How many lakes are there?

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How many lakes are there? We don’t actually know. Lakes are often undercounted, or small lakes ignored, in larger scale geophysical surveys. It is hard to count the small lakes, or in some cases, even to define them. A recent study (published in Geophysical Research Letters) examines this question. We want to know how many lakes there are, and how much surface area they take up, in order to understand better the global Carbon cycle (and for other reasons). From the Abstract of this study:

An accurate description of the abundance and size distribution of lakes is critical to quantifying limnetic contributions to the global carbon cycle. However, estimates of global lake abundance are poorly constrained. We used high-resolution satellite imagery to produce a GLObal WAter BOdies database (GLOWABO), comprising all lakes greater than 0.002 km2. GLOWABO contains geographic and morphometric information for ~117 million lakes with a combined surface area of about 5 × 106 km2, which is 3.7% of the Earth’s nonglaciated land area. Large and intermediate-sized lakes dominate the total lake surface area. Overall, lakes are less abundant but cover a greater total surface area relative to previous estimates based on statistical extrapolations. The GLOWABO allows for the global-scale evaluation of fundamental limnological problems, providing a foundation for improved quantification of limnetic contributions to the biogeochemical processes at large scales.

So, there are fewer than thought but they take up more space than thought. Who would have thought?

Interestingly, there are more lakes at higher latitudes. Because of the uneven distribution of land surface in the Northern vs. Southern Hemispheres (more land in the north) this means more lakes in boreal regions, and more specifically, more lakes in previously glaciated regions. This makes sense because glaciation (and deglaciation, melting of the glaciers) produces lakes. The immature terrain produced by a glacier eventually matures with erosion joining streams and rivers to those lakes, making them disappear. If no glaciers return to a previously glaciated region, eventually all the lakes (or most of them) will disappear.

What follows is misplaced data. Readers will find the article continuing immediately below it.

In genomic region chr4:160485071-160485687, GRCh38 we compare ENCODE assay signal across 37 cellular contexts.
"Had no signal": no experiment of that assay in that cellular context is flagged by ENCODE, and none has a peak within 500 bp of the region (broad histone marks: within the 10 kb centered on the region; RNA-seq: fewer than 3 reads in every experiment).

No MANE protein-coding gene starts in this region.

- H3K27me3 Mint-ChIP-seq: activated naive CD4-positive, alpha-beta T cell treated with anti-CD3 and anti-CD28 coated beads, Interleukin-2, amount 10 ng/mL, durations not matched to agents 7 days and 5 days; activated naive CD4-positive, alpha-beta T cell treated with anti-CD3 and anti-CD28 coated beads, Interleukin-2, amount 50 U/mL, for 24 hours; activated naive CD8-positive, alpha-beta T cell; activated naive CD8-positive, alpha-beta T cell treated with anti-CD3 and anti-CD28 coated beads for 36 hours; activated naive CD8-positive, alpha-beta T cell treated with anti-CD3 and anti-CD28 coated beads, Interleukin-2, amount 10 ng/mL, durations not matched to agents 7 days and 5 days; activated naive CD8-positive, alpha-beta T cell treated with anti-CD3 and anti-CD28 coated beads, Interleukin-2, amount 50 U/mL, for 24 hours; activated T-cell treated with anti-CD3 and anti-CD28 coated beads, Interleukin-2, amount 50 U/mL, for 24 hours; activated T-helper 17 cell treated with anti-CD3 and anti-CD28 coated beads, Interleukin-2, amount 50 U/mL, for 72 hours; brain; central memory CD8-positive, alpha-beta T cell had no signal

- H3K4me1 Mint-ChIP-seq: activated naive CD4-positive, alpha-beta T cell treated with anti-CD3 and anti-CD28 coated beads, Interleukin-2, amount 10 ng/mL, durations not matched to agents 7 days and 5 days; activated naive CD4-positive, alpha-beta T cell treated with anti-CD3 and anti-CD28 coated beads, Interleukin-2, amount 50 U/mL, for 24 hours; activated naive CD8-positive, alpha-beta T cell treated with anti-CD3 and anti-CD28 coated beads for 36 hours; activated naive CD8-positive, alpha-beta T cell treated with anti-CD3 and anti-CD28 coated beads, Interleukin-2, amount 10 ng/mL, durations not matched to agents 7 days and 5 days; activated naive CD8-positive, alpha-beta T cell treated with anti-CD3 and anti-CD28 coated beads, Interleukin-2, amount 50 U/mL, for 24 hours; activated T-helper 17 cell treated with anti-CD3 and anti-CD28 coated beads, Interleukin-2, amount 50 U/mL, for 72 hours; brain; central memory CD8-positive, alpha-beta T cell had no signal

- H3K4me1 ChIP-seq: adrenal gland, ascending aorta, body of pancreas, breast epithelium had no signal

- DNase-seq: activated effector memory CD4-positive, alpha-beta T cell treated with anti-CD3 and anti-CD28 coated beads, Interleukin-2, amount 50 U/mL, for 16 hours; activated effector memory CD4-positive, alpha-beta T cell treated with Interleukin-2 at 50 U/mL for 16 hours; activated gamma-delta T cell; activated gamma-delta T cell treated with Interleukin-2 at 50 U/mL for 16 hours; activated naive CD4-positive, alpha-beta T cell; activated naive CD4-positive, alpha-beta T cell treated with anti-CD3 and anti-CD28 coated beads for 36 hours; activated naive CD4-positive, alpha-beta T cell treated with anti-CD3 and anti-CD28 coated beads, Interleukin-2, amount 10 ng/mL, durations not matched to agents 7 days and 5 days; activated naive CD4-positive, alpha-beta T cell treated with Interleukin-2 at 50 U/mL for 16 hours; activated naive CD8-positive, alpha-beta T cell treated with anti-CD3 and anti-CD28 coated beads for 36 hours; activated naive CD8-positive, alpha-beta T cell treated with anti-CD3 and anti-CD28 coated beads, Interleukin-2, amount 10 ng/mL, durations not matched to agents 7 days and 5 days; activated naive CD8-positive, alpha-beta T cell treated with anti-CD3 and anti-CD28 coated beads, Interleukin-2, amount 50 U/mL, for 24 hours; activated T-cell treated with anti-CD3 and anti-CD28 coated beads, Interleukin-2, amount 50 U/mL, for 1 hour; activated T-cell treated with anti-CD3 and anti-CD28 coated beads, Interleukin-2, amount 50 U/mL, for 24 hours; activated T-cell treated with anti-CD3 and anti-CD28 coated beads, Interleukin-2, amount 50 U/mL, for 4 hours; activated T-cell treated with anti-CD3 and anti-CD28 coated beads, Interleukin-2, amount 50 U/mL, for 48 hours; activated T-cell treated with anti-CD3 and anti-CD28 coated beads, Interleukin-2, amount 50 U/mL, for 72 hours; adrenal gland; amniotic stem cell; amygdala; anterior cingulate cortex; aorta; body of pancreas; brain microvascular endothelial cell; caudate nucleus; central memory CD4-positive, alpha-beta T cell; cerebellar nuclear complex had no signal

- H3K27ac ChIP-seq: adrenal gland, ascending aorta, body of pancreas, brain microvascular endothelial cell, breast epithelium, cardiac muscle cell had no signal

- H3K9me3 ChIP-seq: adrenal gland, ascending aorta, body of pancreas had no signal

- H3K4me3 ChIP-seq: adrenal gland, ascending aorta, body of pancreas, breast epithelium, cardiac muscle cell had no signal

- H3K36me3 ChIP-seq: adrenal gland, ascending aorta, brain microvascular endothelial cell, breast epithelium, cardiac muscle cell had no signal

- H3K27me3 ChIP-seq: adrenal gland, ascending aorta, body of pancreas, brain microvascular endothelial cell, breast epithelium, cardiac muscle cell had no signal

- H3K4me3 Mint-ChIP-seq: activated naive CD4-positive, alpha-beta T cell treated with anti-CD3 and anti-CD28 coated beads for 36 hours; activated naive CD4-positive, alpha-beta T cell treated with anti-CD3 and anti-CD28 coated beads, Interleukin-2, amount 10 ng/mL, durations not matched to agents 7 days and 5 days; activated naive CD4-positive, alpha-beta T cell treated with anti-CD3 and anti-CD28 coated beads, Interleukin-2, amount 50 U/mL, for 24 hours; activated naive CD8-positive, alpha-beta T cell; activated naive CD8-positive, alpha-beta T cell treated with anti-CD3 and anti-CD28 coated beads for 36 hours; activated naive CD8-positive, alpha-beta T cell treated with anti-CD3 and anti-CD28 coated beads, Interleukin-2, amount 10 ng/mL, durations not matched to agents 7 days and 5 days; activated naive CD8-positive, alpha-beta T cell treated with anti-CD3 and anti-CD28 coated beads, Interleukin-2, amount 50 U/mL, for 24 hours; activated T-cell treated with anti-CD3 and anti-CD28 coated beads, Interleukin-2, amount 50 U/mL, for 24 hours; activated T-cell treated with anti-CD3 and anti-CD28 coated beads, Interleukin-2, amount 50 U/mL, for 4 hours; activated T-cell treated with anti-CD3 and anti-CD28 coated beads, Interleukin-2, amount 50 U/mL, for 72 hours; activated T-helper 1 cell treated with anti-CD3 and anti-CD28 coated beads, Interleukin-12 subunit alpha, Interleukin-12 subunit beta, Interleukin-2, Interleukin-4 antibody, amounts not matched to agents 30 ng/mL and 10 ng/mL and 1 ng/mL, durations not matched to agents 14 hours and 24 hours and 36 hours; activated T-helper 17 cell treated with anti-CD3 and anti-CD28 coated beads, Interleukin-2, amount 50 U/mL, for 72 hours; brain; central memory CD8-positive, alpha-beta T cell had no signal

Look at the Congo, Amazon and Nile basins for examples of large inland regions in the tropics. There are very few lakes. Now look at North America north of the maximum extent of the recent (Wisconsin) glacier. Lots and lots of lakes.

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9 thoughts on “How many lakes are there?

  1. At very high latitudes there is also a permafrost layer which can be conducive to the formation of (numerous) thermokarst lakes. Permafrost also affects – prevents – surface drainage and thus promotes ponding of surface water. Look at Google Earth imagery of Alaska north of 68 degrees latitude. There are countless lakes.

  2. To simplify counting, there’s only one natural lake in Scotland, the Lake of Menteith. Of course there are [probably uncountable] lochs and lochans, which might have to be included.